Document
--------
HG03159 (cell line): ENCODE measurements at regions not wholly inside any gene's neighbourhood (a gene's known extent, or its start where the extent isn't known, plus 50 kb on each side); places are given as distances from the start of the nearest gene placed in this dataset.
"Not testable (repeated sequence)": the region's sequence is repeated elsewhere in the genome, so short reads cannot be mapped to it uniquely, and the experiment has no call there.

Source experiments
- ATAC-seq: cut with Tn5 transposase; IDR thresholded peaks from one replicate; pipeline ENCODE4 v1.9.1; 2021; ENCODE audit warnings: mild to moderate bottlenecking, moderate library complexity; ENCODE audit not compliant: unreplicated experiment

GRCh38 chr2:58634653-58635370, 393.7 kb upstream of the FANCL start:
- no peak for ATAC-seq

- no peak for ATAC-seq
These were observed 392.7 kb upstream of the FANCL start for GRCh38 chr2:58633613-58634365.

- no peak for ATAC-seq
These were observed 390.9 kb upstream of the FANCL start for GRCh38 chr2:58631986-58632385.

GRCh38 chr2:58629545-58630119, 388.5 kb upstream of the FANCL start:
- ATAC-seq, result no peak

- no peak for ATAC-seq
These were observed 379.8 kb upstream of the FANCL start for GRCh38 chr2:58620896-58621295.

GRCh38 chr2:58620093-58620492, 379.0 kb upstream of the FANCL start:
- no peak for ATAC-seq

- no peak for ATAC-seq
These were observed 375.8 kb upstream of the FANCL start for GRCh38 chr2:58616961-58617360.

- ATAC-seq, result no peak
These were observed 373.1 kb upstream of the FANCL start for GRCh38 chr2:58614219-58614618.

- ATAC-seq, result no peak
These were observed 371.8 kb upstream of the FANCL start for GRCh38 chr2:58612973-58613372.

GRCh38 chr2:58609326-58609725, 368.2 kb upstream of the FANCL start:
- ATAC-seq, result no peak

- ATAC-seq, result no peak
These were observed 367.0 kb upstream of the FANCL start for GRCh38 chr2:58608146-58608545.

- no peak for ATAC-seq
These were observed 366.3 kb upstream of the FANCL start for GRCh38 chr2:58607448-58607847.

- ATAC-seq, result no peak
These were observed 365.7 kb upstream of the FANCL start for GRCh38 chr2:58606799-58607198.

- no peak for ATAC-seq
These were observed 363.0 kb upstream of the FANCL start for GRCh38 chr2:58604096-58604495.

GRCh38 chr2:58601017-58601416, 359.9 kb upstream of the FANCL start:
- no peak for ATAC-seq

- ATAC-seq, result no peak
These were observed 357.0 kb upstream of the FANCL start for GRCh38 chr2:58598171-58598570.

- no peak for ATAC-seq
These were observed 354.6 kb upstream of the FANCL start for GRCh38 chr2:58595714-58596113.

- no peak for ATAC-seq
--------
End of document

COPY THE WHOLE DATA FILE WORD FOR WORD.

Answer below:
HG03159 (cell line): ENCODE measurements at regions not wholly inside any gene's neighbourhood (a gene's known extent, or its start where the extent isn't known, plus 50 kb on each side); places are given as distances from the start of the nearest gene placed in this dataset.
"Not testable (repeated sequence)": the region's sequence is repeated elsewhere in the genome, so short reads cannot be mapped to it uniquely, and the experiment has no call there.

Source experiments
- ATAC-seq: cut with Tn5 transposase; IDR thresholded peaks from one replicate; pipeline ENCODE4 v1.9.1; 2021; ENCODE audit warnings: mild to moderate bottlenecking, moderate library complexity; ENCODE audit not compliant: unreplicated experiment

GRCh38 chr2:58634653-58635370, 393.7 kb upstream of the FANCL start:
- no peak for ATAC-seq

- no peak for ATAC-seq
These were observed 392.7 kb upstream of the FANCL start for GRCh38 chr2:58633613-58634365.

- no peak for ATAC-seq
These were observed 390.9 kb upstream of the FANCL start for GRCh38 chr2:58631986-58632385.

GRCh38 chr2:58629545-58630119, 388.5 kb upstream of the FANCL start:
- ATAC-seq, result no peak

- no peak for ATAC-seq
These were observed 379.8 kb upstream of the FANCL start for GRCh38 chr2:58620896-58621295.

GRCh38 chr2:58620093-58620492, 379.0 kb upstream of the FANCL start:
- no peak for ATAC-seq

- no peak for ATAC-seq
These were observed 375.8 kb upstream of the FANCL start for GRCh38 chr2:58616961-58617360.

- ATAC-seq, result no peak
These were observed 373.1 kb upstream of the FANCL start for GRCh38 chr2:58614219-58614618.

- ATAC-seq, result no peak
These were observed 371.8 kb upstream of the FANCL start for GRCh38 chr2:58612973-58613372.

GRCh38 chr2:58609326-58609725, 368.2 kb upstream of the FANCL start:
- ATAC-seq, result no peak

- ATAC-seq, result no peak
These were observed 367.0 kb upstream of the FANCL start for GRCh38 chr2:58608146-58608545.

- no peak for ATAC-seq
These were observed 366.3 kb upstream of the FANCL start for GRCh38 chr2:58607448-58607847.

- ATAC-seq, result no peak
These were observed 365.7 kb upstream of the FANCL start for GRCh38 chr2:58606799-58607198.

- no peak for ATAC-seq
These were observed 363.0 kb upstream of the FANCL start for GRCh38 chr2:58604096-58604495.

GRCh38 chr2:58601017-58601416, 359.9 kb upstream of the FANCL start:
- no peak for ATAC-seq

- ATAC-seq, result no peak
These were observed 357.0 kb upstream of the FANCL start for GRCh38 chr2:58598171-58598570.

- no peak for ATAC-seq
These were observed 354.6 kb upstream of the FANCL start for GRCh38 chr2:58595714-58596113.

- no peak for ATAC-seq